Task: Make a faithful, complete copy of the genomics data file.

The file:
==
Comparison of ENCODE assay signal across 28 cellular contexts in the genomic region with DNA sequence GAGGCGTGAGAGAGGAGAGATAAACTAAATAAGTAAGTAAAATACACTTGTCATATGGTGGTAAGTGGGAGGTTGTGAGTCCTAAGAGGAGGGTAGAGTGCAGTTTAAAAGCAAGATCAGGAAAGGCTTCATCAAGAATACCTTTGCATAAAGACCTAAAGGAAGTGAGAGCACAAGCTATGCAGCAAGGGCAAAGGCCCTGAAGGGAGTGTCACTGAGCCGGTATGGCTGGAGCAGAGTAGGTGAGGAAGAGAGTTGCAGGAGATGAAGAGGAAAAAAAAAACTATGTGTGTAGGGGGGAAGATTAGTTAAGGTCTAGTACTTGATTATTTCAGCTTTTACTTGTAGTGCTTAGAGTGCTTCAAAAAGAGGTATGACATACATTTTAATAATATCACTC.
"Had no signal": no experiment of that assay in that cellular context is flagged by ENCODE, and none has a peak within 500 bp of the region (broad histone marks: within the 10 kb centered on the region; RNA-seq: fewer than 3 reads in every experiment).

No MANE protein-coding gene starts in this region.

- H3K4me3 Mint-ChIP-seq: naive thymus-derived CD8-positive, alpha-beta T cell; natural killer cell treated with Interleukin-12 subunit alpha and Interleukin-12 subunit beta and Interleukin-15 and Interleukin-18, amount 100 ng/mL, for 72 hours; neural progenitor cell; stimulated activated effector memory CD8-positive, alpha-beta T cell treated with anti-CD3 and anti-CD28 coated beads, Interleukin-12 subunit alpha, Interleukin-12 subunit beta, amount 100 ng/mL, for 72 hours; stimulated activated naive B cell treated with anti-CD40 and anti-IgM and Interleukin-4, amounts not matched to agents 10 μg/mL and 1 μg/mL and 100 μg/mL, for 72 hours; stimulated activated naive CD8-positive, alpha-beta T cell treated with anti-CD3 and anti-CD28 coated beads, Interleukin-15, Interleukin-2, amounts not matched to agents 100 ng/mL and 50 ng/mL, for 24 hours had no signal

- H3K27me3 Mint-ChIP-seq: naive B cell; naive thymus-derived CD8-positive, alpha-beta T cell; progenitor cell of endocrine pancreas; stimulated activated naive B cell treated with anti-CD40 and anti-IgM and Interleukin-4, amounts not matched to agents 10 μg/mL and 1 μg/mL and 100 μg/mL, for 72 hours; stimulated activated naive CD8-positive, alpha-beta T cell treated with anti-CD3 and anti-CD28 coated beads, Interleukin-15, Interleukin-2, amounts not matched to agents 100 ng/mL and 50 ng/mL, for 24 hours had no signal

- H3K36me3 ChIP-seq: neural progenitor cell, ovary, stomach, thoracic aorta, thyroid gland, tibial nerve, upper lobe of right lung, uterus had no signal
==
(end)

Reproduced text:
Comparison of ENCODE assay signal across 28 cellular contexts in the genomic region with DNA sequence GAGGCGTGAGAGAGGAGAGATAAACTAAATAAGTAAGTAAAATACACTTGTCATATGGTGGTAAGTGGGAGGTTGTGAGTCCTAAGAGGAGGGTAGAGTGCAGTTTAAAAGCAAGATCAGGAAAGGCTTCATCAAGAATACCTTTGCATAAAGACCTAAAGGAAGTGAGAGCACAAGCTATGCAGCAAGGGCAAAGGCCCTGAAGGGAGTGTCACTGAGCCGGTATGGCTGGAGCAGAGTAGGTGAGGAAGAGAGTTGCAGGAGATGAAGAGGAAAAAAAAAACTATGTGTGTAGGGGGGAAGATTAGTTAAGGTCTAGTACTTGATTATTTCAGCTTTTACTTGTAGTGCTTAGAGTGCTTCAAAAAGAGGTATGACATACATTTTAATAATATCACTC.
"Had no signal": no experiment of that assay in that cellular context is flagged by ENCODE, and none has a peak within 500 bp of the region (broad histone marks: within the 10 kb centered on the region; RNA-seq: fewer than 3 reads in every experiment).

No MANE protein-coding gene starts in this region.

- H3K4me3 Mint-ChIP-seq: naive thymus-derived CD8-positive, alpha-beta T cell; natural killer cell treated with Interleukin-12 subunit alpha and Interleukin-12 subunit beta and Interleukin-15 and Interleukin-18, amount 100 ng/mL, for 72 hours; neural progenitor cell; stimulated activated effector memory CD8-positive, alpha-beta T cell treated with anti-CD3 and anti-CD28 coated beads, Interleukin-12 subunit alpha, Interleukin-12 subunit beta, amount 100 ng/mL, for 72 hours; stimulated activated naive B cell treated with anti-CD40 and anti-IgM and Interleukin-4, amounts not matched to agents 10 μg/mL and 1 μg/mL and 100 μg/mL, for 72 hours; stimulated activated naive CD8-positive, alpha-beta T cell treated with anti-CD3 and anti-CD28 coated beads, Interleukin-15, Interleukin-2, amounts not matched to agents 100 ng/mL and 50 ng/mL, for 24 hours had no signal

- H3K27me3 Mint-ChIP-seq: naive B cell; naive thymus-derived CD8-positive, alpha-beta T cell; progenitor cell of endocrine pancreas; stimulated activated naive B cell treated with anti-CD40 and anti-IgM and Interleukin-4, amounts not matched to agents 10 μg/mL and 1 μg/mL and 100 μg/mL, for 72 hours; stimulated activated naive CD8-positive, alpha-beta T cell treated with anti-CD3 and anti-CD28 coated beads, Interleukin-15, Interleukin-2, amounts not matched to agents 100 ng/mL and 50 ng/mL, for 24 hours had no signal

- H3K36me3 ChIP-seq: neural progenitor cell, ovary, stomach, thoracic aorta, thyroid gland, tibial nerve, upper lobe of right lung, uterus had no signal